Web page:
m312: it doesn't matter when life begins. that's not the issue.
When does life begin?
Perhaps this is a question for philosophers, or theologians. Perhaps it is a question for scientists.
It is not a question for Parliamentarians.
It is not a question for government.
There are many different kinds of life. There are non-human animals. Some of these are eaten as food, others are members of the human family. All are forms of life.
There is plant life all around us. Plants are alive. Most people can kill a plant without giving it a second thought.
A fetus is alive. That's pretty obvious. It's a type of life form. A human fetus has the potential to become a human life, but in its fetal state, is not yet a human life. It is part of the body of its mother.
And because a human fetus is part of the body of its mother, the mother of that fetus can decide what to do with the fetus, just as she decides what to do with the rest of her body.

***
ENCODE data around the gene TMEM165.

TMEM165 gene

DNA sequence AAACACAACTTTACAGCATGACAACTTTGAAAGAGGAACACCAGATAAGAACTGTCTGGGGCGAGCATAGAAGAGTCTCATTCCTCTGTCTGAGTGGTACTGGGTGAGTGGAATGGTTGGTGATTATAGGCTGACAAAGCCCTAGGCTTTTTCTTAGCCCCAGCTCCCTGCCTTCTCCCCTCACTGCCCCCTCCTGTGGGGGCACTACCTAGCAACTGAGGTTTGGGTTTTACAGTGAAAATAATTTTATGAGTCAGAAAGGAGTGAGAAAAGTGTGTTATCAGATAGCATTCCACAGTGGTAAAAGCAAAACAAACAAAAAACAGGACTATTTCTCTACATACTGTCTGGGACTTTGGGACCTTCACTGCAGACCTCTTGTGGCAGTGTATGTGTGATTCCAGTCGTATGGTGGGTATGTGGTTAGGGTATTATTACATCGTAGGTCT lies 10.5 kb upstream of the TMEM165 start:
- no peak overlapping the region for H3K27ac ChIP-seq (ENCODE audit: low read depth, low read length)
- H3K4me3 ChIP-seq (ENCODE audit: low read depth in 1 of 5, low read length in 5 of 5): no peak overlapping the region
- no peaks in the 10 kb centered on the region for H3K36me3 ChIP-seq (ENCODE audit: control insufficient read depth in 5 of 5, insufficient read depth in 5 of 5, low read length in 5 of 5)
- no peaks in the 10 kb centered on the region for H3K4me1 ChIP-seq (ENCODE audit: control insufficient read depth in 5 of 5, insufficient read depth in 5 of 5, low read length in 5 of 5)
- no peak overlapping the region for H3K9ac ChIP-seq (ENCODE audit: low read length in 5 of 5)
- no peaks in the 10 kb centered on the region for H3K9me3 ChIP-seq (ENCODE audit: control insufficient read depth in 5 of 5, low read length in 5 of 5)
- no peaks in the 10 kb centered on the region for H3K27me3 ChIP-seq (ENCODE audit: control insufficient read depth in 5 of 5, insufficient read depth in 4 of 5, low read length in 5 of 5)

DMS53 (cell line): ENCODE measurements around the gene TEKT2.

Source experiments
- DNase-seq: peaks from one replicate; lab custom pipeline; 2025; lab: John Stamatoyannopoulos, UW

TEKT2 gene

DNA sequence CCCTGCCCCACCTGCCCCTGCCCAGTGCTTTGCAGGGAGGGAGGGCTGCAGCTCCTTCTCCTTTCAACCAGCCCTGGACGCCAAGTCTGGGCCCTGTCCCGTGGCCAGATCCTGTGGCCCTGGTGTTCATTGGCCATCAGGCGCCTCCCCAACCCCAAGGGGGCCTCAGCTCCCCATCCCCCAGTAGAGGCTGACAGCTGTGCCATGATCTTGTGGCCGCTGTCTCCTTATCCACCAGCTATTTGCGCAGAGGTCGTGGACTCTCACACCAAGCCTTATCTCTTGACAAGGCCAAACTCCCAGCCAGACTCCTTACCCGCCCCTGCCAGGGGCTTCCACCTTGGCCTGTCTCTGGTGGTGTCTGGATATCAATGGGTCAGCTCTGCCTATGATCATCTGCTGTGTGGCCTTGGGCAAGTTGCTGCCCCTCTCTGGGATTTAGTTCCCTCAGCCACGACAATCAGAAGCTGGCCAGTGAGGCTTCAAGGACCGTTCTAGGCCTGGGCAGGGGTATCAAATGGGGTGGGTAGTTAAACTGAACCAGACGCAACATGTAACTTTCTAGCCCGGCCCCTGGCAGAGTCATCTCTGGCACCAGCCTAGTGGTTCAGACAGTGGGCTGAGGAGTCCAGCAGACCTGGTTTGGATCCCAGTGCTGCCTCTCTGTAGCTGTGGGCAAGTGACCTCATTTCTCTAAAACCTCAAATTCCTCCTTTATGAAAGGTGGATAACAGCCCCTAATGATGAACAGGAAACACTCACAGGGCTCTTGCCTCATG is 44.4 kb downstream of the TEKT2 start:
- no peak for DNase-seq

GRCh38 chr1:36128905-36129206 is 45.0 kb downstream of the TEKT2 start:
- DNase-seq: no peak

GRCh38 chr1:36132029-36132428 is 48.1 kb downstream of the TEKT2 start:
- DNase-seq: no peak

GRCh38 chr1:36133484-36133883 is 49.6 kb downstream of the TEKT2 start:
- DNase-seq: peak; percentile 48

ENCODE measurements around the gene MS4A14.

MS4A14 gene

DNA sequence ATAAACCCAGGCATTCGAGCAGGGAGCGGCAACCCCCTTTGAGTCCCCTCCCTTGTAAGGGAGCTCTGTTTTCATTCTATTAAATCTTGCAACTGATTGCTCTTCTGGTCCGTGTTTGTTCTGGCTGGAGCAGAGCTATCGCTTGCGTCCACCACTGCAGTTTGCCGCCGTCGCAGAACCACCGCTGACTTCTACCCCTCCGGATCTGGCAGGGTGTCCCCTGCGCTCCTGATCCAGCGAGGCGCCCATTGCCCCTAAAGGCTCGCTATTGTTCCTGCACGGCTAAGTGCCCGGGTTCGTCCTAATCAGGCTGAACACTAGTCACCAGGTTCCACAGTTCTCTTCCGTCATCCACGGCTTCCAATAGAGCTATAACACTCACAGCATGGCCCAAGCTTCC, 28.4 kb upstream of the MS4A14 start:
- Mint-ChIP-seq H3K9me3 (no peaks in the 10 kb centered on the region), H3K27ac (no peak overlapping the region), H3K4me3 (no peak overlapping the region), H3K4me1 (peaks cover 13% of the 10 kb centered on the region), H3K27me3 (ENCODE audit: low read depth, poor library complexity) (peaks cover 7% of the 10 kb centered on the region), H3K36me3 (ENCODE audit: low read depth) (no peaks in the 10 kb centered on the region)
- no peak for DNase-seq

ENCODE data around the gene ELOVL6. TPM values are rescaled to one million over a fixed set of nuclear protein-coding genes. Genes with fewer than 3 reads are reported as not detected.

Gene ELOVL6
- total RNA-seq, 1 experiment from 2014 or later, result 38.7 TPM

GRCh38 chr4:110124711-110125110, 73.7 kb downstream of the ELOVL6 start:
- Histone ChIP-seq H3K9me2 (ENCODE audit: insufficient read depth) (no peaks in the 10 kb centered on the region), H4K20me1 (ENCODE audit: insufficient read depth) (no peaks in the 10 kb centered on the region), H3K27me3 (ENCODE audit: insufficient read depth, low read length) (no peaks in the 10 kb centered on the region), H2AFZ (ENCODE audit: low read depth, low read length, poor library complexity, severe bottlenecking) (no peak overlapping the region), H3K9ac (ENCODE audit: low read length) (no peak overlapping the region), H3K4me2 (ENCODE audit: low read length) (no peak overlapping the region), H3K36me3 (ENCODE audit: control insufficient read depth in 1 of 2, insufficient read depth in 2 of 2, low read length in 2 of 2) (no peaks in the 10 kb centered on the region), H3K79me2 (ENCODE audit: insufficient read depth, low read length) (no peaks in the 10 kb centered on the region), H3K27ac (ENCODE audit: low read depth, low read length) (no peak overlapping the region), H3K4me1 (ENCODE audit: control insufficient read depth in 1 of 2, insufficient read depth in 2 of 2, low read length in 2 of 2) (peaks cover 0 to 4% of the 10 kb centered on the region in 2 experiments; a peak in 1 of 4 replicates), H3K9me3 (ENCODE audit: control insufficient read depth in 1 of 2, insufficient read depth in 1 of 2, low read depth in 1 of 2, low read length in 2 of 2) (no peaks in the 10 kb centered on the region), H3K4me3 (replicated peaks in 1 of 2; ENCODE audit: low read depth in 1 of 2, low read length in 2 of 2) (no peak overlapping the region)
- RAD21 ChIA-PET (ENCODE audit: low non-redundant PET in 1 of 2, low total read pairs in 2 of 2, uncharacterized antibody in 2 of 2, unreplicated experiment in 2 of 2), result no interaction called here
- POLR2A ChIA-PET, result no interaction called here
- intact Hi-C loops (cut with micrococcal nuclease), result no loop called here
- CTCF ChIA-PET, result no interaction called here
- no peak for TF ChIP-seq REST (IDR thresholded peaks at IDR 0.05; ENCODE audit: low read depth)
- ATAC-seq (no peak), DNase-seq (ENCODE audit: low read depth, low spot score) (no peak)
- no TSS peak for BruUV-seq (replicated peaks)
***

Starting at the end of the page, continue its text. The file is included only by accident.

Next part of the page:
When a baby is born, it legally becomes a person, and so has certain very limited rights under the law.
This is all pretty simple stuff, and through most of human history has been fairly non-controversial. Historically, most societies have recognized that not all pregnancies become babies. Some are terminated spontaneously - so-called "miscarriage," a 19th century term that people cling to. In many societies, midwives or other specialists knew how to induce abortion when it was necessary.
Now, as first-world women enjoy a degree of control over their sexuality and reproduction that irritates and offends certain other people, comes this non-sequitir, this unanswerable question: "When does life begin?".
We shouldn't get hung up on it. We shouldn't debate it. Indeed, we should refuse to discuss it. It's a distraction. It's a trap.
Canadian women won the right to control their own reproduction. And no government, no matter how many robocalls it makes and how many lies it tells, is going to begin the process of taking that away from us. No way, no how.
Tell Mr. Woodworth [email@example.com]. Tell your MP. We are never going back.
Posted by laura k at 4/25/2012 09:00:00 PM
Labels: canadian politics, feminism, reproductive rights
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